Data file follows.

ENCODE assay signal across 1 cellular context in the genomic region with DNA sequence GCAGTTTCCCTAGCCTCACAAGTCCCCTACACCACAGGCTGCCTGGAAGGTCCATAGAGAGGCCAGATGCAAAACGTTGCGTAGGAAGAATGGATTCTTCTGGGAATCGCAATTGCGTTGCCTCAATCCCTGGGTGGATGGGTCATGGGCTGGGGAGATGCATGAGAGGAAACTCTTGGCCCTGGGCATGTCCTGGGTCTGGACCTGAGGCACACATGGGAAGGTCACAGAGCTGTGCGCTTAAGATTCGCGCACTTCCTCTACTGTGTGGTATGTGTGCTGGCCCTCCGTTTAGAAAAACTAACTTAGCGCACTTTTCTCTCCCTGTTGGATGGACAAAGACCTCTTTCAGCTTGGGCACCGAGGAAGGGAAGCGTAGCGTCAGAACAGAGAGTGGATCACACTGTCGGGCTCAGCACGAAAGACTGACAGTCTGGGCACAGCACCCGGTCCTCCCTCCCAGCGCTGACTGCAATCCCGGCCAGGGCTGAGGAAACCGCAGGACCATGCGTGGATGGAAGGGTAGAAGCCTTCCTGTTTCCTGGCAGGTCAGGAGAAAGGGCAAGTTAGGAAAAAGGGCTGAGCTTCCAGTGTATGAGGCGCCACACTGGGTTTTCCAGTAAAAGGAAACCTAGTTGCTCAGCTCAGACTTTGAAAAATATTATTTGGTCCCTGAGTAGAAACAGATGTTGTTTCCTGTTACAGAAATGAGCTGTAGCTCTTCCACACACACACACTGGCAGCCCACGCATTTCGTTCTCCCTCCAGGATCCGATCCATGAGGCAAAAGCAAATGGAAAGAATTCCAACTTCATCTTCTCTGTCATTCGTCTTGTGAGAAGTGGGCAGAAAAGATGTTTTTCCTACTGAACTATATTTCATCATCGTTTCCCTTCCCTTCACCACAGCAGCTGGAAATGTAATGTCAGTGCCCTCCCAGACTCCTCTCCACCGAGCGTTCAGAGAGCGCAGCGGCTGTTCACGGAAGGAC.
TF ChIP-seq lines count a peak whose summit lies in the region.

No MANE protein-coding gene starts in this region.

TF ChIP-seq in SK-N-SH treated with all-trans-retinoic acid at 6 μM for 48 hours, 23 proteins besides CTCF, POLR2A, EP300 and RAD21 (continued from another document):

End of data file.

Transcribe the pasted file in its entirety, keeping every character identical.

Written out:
ENCODE assay signal across 1 cellular context in the genomic region with DNA sequence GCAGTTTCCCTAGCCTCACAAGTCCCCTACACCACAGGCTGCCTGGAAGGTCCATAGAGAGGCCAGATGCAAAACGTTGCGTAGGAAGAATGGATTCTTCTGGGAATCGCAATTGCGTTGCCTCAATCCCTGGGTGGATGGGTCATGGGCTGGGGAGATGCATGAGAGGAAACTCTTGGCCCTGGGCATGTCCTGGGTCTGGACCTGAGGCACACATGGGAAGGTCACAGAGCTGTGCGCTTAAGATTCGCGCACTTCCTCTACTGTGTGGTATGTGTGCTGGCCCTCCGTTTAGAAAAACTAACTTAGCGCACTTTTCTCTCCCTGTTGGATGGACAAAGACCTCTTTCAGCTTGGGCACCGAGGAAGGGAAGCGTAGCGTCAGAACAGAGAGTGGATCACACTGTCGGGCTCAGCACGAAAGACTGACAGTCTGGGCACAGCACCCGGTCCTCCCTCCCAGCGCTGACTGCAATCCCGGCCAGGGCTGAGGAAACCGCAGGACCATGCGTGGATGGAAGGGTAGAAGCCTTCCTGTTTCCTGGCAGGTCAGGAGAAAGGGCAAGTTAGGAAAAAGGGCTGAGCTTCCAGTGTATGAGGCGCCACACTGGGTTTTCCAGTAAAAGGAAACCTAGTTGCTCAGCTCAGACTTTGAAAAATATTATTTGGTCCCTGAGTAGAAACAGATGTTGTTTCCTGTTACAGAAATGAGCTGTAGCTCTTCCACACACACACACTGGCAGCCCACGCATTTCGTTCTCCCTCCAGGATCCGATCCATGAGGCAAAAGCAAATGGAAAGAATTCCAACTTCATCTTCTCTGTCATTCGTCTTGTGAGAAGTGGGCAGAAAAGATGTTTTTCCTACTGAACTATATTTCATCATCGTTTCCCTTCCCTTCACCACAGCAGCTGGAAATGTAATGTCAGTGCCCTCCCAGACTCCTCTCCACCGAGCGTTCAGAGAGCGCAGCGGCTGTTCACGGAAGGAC.
TF ChIP-seq lines count a peak whose summit lies in the region.

No MANE protein-coding gene starts in this region.

TF ChIP-seq in SK-N-SH treated with all-trans-retinoic acid at 6 μM for 48 hours, 23 proteins besides CTCF, POLR2A, EP300 and RAD21 (continued from another document):